Quick and lean, the small forward is the most versatile player who just gets the job done. Like Fast IT, the small forward is in the trenches and works with the team to accomplish bigger goals. Fast IT is Cisco’s operational model for the Internet of Everything, providing organizations with the ability to provide the connectivity that allows IoE to provide a real impact on businesses that didn’t exist just a few years ago.
The power forward is the team’s most powerful traveler, known for mid-range jump shots and the ability to fulfill multiple roles in your lineup. With today’s mobile workforce and the continued proliferation of connected devices, your mobility strategy must be equally expansive and adaptable to effectively meet today’s business demands on your network.
This is your bigman — the tallest player in your lineup who is the anchor for your team’s defense. With a Fast IT model, security enables you to assess, react to, and guard against threats.
Two weeks ago, multiple Cisco Managed Threat Defense (MTD) customers received an email that appeared to come from the Microsoft Volume Licensing Service Center (VLSC). The email shown below is very similar to the real email Microsoft sends. It had a personalized welcome line and appears to contain a link to login to the Volume Licensing Service Center:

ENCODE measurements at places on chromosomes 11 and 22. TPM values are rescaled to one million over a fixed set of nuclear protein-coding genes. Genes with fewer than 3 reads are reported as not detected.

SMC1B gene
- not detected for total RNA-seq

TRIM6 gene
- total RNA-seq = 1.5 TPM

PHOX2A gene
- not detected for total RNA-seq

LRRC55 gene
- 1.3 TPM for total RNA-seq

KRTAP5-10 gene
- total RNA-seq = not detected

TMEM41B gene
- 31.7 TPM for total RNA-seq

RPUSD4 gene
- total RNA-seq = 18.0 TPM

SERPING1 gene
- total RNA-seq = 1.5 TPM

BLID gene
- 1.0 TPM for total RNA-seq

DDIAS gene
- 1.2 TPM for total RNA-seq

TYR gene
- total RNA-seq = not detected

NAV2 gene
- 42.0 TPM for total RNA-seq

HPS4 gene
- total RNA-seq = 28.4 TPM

Shawn McCarthy, Research Director at IDC Government recently penned an insightful blog on IoT. Titled “Beyond the Internet of Things: How Convergence Can Help Governments Support Their Rising Tide of New Devices,” the blog notes with more devices producing more data, government agencies have been working to add more storage, security, network bandwidth, and systems management tools. David Bray, the innovative, young Chief Information Officer at the Federal Communications Commission, has noted this exponential change. In a recent interview, Bray estimates that from the current 7 billion networked devices we will grow to upwards of 50 billion networked devices by 2020. Deloitte suggests that by 2020, the IoT is powered by a trillion sensors. And Cisco Systems’ research indicates the economic impact in 2020 is more than $14 trillion. In order to take advantage of their mountain of new data, and the associated range of new applications, agencies will have to merge parts of their existing infrastructure. That converged infrastructure can take two forms – merging data centers themselves or consolidating components within a single optimized computing package. Converging IT infrastructure is the first step in the roadmap to capitalizing on the benefits of the Internet of Everything (I0E). Bray goes even further, arguing that we will need to shift from searching for data to having relevant data find us, to include developing machines that learn our preferences for data as well as when to deliver that data in a form most useful to our work. McCarthy also reviews the disruptive, but hopefully positive, effects of IoT on citizen services, government reaction times, and employees. Read More »